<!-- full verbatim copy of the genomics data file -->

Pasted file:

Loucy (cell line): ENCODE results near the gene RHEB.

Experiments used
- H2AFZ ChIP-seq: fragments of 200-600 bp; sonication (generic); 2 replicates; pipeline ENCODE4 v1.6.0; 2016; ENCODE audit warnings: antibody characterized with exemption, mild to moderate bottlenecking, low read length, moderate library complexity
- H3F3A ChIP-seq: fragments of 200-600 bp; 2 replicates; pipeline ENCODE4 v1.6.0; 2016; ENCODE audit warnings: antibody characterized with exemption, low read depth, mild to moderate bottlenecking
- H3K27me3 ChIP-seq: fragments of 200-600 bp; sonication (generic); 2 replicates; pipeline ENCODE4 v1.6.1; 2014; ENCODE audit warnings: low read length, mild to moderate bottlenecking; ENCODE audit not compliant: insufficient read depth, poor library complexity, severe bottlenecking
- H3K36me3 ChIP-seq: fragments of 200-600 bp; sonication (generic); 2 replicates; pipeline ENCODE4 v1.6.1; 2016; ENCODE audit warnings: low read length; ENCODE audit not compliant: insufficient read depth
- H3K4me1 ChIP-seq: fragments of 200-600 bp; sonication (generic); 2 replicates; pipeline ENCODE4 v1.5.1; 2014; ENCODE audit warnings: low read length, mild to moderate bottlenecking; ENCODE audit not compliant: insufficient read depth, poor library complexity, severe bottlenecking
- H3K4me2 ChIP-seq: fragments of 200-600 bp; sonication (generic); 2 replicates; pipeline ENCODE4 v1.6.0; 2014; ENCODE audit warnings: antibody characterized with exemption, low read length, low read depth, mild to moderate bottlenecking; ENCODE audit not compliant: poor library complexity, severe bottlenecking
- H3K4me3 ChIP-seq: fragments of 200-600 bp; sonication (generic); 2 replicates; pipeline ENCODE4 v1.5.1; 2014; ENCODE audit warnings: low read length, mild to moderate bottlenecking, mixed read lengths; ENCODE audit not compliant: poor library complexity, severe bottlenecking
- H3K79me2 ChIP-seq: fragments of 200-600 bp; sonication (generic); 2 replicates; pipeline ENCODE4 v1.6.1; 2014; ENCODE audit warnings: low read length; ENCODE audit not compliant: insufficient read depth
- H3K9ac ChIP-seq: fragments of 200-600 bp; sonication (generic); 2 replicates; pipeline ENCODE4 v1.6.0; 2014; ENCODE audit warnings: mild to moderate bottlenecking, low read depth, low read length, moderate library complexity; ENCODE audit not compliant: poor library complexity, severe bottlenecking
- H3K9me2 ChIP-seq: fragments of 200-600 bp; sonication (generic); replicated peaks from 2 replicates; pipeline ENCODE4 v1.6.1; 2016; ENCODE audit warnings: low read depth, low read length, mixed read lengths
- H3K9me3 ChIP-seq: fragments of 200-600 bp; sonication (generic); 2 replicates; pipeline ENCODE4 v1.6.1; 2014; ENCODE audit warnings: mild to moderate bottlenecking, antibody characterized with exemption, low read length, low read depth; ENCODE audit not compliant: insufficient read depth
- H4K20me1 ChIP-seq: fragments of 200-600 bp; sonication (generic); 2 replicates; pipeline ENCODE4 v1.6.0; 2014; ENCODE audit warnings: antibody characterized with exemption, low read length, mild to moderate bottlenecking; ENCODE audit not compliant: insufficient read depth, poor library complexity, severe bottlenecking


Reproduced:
Loucy (cell line): ENCODE results near the gene RHEB.

Experiments used
- H2AFZ ChIP-seq: fragments of 200-600 bp; sonication (generic); 2 replicates; pipeline ENCODE4 v1.6.0; 2016; ENCODE audit warnings: antibody characterized with exemption, mild to moderate bottlenecking, low read length, moderate library complexity
- H3F3A ChIP-seq: fragments of 200-600 bp; 2 replicates; pipeline ENCODE4 v1.6.0; 2016; ENCODE audit warnings: antibody characterized with exemption, low read depth, mild to moderate bottlenecking
- H3K27me3 ChIP-seq: fragments of 200-600 bp; sonication (generic); 2 replicates; pipeline ENCODE4 v1.6.1; 2014; ENCODE audit warnings: low read length, mild to moderate bottlenecking; ENCODE audit not compliant: insufficient read depth, poor library complexity, severe bottlenecking
- H3K36me3 ChIP-seq: fragments of 200-600 bp; sonication (generic); 2 replicates; pipeline ENCODE4 v1.6.1; 2016; ENCODE audit warnings: low read length; ENCODE audit not compliant: insufficient read depth
- H3K4me1 ChIP-seq: fragments of 200-600 bp; sonication (generic); 2 replicates; pipeline ENCODE4 v1.5.1; 2014; ENCODE audit warnings: low read length, mild to moderate bottlenecking; ENCODE audit not compliant: insufficient read depth, poor library complexity, severe bottlenecking
- H3K4me2 ChIP-seq: fragments of 200-600 bp; sonication (generic); 2 replicates; pipeline ENCODE4 v1.6.0; 2014; ENCODE audit warnings: antibody characterized with exemption, low read length, low read depth, mild to moderate bottlenecking; ENCODE audit not compliant: poor library complexity, severe bottlenecking
- H3K4me3 ChIP-seq: fragments of 200-600 bp; sonication (generic); 2 replicates; pipeline ENCODE4 v1.5.1; 2014; ENCODE audit warnings: low read length, mild to moderate bottlenecking, mixed read lengths; ENCODE audit not compliant: poor library complexity, severe bottlenecking
- H3K79me2 ChIP-seq: fragments of 200-600 bp; sonication (generic); 2 replicates; pipeline ENCODE4 v1.6.1; 2014; ENCODE audit warnings: low read length; ENCODE audit not compliant: insufficient read depth
- H3K9ac ChIP-seq: fragments of 200-600 bp; sonication (generic); 2 replicates; pipeline ENCODE4 v1.6.0; 2014; ENCODE audit warnings: mild to moderate bottlenecking, low read depth, low read length, moderate library complexity; ENCODE audit not compliant: poor library complexity, severe bottlenecking
- H3K9me2 ChIP-seq: fragments of 200-600 bp; sonication (generic); replicated peaks from 2 replicates; pipeline ENCODE4 v1.6.1; 2016; ENCODE audit warnings: low read depth, low read length, mixed read lengths
- H3K9me3 ChIP-seq: fragments of 200-600 bp; sonication (generic); 2 replicates; pipeline ENCODE4 v1.6.1; 2014; ENCODE audit warnings: mild to moderate bottlenecking, antibody characterized with exemption, low read length, low read depth; ENCODE audit not compliant: insufficient read depth
- H4K20me1 ChIP-seq: fragments of 200-600 bp; sonication (generic); 2 replicates; pipeline ENCODE4 v1.6.0; 2014; ENCODE audit warnings: antibody characterized with exemption, low read length, mild to moderate bottlenecking; ENCODE audit not compliant: insufficient read depth, poor library complexity, severe bottlenecking